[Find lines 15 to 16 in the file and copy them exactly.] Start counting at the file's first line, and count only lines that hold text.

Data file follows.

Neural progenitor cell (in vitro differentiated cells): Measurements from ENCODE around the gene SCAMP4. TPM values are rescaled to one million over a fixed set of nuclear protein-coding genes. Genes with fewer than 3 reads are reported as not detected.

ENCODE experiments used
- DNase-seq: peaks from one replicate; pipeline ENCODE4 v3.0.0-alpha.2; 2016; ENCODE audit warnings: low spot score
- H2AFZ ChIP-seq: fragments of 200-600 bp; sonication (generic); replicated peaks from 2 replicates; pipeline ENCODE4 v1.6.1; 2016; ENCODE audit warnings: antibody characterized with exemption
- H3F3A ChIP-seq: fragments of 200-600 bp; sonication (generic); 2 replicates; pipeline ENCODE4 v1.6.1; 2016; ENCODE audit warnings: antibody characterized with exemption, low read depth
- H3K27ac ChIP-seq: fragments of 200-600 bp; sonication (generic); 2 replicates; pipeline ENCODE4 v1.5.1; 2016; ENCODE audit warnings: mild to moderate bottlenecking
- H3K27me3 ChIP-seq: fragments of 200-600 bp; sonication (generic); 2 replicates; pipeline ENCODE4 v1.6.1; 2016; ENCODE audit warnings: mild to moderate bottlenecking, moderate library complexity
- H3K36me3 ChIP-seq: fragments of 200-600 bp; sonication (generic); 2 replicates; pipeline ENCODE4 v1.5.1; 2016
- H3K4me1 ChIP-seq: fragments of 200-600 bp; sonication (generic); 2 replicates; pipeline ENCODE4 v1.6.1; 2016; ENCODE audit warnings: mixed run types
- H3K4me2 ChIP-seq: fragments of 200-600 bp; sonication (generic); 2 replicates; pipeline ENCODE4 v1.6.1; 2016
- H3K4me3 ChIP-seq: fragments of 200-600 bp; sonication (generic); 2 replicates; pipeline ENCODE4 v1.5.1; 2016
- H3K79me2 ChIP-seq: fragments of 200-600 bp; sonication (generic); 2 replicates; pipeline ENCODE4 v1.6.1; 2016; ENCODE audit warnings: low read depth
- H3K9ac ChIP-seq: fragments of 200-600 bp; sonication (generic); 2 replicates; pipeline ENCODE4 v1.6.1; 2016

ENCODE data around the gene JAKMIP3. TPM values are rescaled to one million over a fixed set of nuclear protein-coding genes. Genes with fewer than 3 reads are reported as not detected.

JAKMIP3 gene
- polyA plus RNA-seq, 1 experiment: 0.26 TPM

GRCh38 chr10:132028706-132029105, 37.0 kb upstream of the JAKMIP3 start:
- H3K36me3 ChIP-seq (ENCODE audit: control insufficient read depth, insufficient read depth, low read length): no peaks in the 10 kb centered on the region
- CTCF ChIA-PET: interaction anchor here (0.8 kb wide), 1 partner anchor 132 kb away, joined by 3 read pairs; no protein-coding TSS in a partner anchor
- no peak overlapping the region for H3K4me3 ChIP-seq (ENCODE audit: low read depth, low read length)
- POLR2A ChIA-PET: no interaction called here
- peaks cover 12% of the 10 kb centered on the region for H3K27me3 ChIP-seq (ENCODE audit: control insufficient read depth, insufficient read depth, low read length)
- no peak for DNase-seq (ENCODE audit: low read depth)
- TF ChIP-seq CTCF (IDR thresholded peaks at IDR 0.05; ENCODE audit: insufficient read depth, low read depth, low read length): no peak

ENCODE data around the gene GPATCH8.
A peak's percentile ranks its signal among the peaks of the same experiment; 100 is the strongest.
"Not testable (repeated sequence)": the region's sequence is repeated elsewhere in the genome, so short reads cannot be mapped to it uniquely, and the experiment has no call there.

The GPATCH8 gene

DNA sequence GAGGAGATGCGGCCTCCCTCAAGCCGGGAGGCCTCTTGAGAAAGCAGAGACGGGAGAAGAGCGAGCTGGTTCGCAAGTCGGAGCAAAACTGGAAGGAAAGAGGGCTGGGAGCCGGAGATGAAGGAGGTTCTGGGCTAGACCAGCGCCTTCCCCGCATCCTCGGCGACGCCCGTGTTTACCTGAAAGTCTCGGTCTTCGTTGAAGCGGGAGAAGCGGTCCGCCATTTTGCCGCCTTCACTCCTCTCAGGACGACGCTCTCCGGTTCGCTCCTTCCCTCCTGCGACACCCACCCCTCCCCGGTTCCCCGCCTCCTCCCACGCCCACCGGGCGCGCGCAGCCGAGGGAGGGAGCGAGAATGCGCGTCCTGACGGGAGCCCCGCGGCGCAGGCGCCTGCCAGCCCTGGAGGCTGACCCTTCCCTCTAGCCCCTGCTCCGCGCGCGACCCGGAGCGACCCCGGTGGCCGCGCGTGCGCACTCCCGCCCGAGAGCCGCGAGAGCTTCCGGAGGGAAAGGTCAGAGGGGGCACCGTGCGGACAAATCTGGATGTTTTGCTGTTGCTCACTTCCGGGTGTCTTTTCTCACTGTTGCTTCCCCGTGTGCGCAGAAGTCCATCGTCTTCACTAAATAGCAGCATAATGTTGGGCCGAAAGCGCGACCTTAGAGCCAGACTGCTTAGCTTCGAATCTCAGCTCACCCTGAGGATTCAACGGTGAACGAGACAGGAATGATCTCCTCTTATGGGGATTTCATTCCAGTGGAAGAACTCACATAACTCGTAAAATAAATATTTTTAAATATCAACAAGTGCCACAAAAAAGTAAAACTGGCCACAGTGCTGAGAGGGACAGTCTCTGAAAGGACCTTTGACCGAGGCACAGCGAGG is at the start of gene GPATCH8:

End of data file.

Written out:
JAKMIP3 gene
- polyA plus RNA-seq, 1 experiment: 0.26 TPM